Tim’s sales miss an­a­lyst ex­pec­ta­tions

The Peterborough Examiner - - BUSINESS - MICHAEL LEWIS

Restau­rant Brands In­ter­na­tional Inc. is blam­ing weak­ness in the cold bev­er­age and lunchtime sand­wich cat­e­gories for a sur­prise drop in com­pa­ra­ble store sales at its Tim Hor­tons restau­rant chain, which in 2018 un­veiled a sweep­ing plan to im­prove prof­itabil­ity for fran­chise own­ers.

Toronto-based RBI on Mon­day said Tim Hor­tons’ same store sales posted a 1.4 per cent an­nual de­cline in the third quar­ter ended Sept. 30 ver­sus an­a­lyst fore­casts for a 0.93 per cent uptick — and nine per cent same store sales growth across the com­pany. RBI’s other prop­er­ties, Popeyes and Burger King, beat ex­pec­ta­tions and Tim Hor­tons, which ac­counts for about 60 per cent of Restau­rant Brands’ to­tal rev­enue, was again the lag­gard.

Tim Hor­tons seems to be slower to adapt amid in­creas­ing com­pe­ti­tion from global cof­fee houses, Pa­cific Man­age­ment Con­sult­ing Group an­a­lyst John Gor­don said in a note to in­vestors. The com­pany has been spruc­ing up its Tim Hor­tons out­lets and adding new cof­fee and lunch of­fer­ings, while rolling out break­fast sand­wiches with Be­yond Meat’s plant-based sausages in se­lect Cana­dian cities, but it ap­pears those ef­forts have yet to bear fruit. Tim Hor­tons re­moved Be­yond Meat burg­ers from its menu in Sep­tem­ber, two months af­ter in­tro­duc­ing the al­ter­na­tive-protein prod­uct on a trial ba­sis at most of its nearly 4,000 lo­ca­tions across the coun­try.

“We saw some ini­tial ex­cite­ment around the prod­uct. But we launched it as a lim­ited-time of­fer and when that win­dow ran we de­cided it was best to take it off the menu and maybe con­sider other al­ter­na­tives down the road,” said RBI CEO Jose Cil.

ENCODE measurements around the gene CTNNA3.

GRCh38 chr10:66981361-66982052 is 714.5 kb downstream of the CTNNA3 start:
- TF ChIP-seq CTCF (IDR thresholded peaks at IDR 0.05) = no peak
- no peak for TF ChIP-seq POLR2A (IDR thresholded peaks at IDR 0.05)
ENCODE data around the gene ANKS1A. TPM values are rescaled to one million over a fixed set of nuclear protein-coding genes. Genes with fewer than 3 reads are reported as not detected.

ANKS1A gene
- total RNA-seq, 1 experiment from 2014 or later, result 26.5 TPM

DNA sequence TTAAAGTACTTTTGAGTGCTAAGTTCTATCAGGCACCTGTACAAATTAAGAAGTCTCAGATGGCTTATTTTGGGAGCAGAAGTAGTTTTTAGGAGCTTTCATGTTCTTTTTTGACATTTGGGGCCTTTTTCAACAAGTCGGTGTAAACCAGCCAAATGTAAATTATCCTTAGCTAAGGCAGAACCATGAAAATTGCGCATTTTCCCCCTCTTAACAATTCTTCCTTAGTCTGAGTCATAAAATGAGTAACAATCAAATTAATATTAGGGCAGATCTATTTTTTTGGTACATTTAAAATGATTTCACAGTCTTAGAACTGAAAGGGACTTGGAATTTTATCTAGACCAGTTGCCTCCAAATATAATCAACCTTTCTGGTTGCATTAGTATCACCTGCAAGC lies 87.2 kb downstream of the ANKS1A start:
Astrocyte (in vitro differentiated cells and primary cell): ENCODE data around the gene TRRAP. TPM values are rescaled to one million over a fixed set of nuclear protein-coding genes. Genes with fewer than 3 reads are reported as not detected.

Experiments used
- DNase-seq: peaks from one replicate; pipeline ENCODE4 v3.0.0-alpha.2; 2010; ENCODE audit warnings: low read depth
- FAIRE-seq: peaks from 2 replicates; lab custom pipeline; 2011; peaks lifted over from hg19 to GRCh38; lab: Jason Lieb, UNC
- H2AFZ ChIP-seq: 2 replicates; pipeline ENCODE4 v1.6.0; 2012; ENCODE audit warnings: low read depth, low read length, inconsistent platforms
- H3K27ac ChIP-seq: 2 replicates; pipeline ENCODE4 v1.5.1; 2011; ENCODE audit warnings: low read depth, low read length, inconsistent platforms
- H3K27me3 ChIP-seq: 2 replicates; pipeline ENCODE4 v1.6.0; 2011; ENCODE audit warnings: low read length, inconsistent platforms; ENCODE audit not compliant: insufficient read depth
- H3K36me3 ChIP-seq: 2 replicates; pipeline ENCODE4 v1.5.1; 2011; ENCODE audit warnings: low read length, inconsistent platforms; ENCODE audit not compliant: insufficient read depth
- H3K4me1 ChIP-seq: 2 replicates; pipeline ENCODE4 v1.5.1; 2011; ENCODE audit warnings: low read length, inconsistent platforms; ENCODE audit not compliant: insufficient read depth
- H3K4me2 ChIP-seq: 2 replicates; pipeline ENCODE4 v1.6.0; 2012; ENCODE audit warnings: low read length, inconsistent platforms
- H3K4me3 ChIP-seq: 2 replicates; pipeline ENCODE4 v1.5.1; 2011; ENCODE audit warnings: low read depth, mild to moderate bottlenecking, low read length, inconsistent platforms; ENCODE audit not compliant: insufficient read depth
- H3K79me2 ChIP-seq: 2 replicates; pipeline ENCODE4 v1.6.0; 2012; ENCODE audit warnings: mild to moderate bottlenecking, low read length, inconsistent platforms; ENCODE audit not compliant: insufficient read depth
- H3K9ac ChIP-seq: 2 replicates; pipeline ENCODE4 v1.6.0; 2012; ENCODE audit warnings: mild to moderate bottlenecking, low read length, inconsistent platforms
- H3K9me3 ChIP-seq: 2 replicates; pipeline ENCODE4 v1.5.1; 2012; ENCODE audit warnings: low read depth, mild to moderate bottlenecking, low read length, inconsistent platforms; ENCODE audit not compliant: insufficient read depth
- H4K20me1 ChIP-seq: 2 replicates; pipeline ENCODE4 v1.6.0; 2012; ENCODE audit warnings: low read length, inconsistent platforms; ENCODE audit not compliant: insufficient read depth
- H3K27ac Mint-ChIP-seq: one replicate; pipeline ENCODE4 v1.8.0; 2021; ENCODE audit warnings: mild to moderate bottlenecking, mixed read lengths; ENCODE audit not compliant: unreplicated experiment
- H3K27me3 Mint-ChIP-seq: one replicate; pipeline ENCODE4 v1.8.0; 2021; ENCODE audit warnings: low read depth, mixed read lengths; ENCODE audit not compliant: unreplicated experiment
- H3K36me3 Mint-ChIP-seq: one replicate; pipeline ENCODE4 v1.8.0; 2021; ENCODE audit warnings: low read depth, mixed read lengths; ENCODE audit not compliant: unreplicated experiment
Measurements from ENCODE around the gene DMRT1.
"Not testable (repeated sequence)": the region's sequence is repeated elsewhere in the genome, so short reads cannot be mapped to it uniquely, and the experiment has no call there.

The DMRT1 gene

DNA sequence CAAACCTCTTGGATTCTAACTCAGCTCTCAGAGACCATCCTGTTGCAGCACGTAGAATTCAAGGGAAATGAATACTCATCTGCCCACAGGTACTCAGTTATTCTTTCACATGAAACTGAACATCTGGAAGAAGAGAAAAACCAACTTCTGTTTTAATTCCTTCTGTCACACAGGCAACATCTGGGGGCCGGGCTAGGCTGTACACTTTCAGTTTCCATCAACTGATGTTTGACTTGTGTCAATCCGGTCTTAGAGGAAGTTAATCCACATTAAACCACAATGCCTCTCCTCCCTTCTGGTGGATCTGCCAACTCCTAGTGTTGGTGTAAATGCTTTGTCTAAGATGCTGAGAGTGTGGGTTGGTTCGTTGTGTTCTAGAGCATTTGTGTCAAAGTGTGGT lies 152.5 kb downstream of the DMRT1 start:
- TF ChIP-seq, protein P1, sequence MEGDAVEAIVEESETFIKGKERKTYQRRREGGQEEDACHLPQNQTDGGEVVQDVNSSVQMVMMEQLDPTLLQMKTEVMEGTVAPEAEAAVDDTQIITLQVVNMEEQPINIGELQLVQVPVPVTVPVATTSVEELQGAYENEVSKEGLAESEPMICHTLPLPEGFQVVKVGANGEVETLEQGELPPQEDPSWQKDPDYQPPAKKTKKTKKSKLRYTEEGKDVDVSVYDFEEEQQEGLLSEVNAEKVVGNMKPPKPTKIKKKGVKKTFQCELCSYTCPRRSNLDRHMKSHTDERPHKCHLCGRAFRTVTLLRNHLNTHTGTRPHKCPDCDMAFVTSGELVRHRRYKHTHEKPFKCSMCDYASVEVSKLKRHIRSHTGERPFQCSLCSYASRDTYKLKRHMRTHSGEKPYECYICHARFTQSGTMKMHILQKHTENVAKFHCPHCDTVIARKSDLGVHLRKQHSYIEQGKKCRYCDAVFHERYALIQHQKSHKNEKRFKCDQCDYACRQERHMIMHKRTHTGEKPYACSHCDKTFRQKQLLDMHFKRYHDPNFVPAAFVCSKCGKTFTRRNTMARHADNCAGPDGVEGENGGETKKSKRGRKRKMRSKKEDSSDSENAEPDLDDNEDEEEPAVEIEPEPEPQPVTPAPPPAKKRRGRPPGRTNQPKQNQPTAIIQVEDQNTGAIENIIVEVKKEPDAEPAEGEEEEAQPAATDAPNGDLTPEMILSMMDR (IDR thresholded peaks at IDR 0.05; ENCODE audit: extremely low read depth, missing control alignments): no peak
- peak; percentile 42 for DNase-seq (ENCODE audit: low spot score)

Dur­ing the third quar­ter, mean­while, the plant-based Im­pos­si­ble Whop­per pro­pelled Burger King to its best com­pa­ra­ble sales in­crease in four years, while Popeyes saw sales boom amid a chicken sand­wich craze.

Fac­ing fall­out from neg­a­tive me­dia cov­er­age gen­er­ated by a group of dis­si­dent fran­chise own­ers, and calls from some quar­ters for more in­no­va­tive prod­uct of­fer­ings, Tim Hor­tons in April 2018 launched its “Win­ning To­gether” plan to im­prove the cus­tomer ex­pe­ri­ence. The plan in­cludes pro­mo­tion of the Tim Hor­tons app, a new mar­ket­ing cam­paign ex­tolling the virtue of con­nect­ing with neigh­bours over a cof­fee, and ren­o­vat­ing restau­rants.

On an earn­ings con­fer­ence call, how­ever, Bar­clays an­a­lyst Jef­frey Bern­stein sug­gested some im­pa­tience with the plan’s progress. “At what mile­stone will you ques­tion the con­fi­dence of the Win­ning To­gether plan?” he asked Cil, who re­sponded by say­ing, “We re­main ex­tremely con­fi­dent with the Win­ning To­gether plan. These things [don’t] hap­pen quar­ter over quar­ter. It takes time.”

In its earn­ings re­port, RBI posted a nearly five per cent year-over-year in­crease in same store sales at Burger King lo­ca­tions in the U.S., cred­it­ing the launch of the Im­pos­si­ble Whop­per for the im­prove­ment. Burger King an­nounced in Au­gust that it would start sell­ing the plant-based ver­sion of its sig­na­ture burger na­tion­wide af­ter a suc­cess­ful test run in seven mar­kets. It had started sell­ing the soy-based burg­ers, which are made by Im­pos­si­ble Foods, in April.

RBI also said that Popeyes had com­pa­ra­ble sales growth of more than 10 per cent in the U.S., one of its best quar­ters in al­most two decades.

The chain of­fered a chicken sand­wich over the sum­mer and an­nounced Mon­day that the Popeyes Chicken Sand­wich will be back on its menus on Sun­day.

Restau­rant Brands re­ported over­all rev­enue grew six per cent to $1.46 bil­lion (U.S.) last quar­ter, up from $1.38 bil­lion dur­ing the same pe­riod last year.

Strong per­for­mances from Burger King and Popeyes helped off­set weak­ness at Tim Hor­tons.

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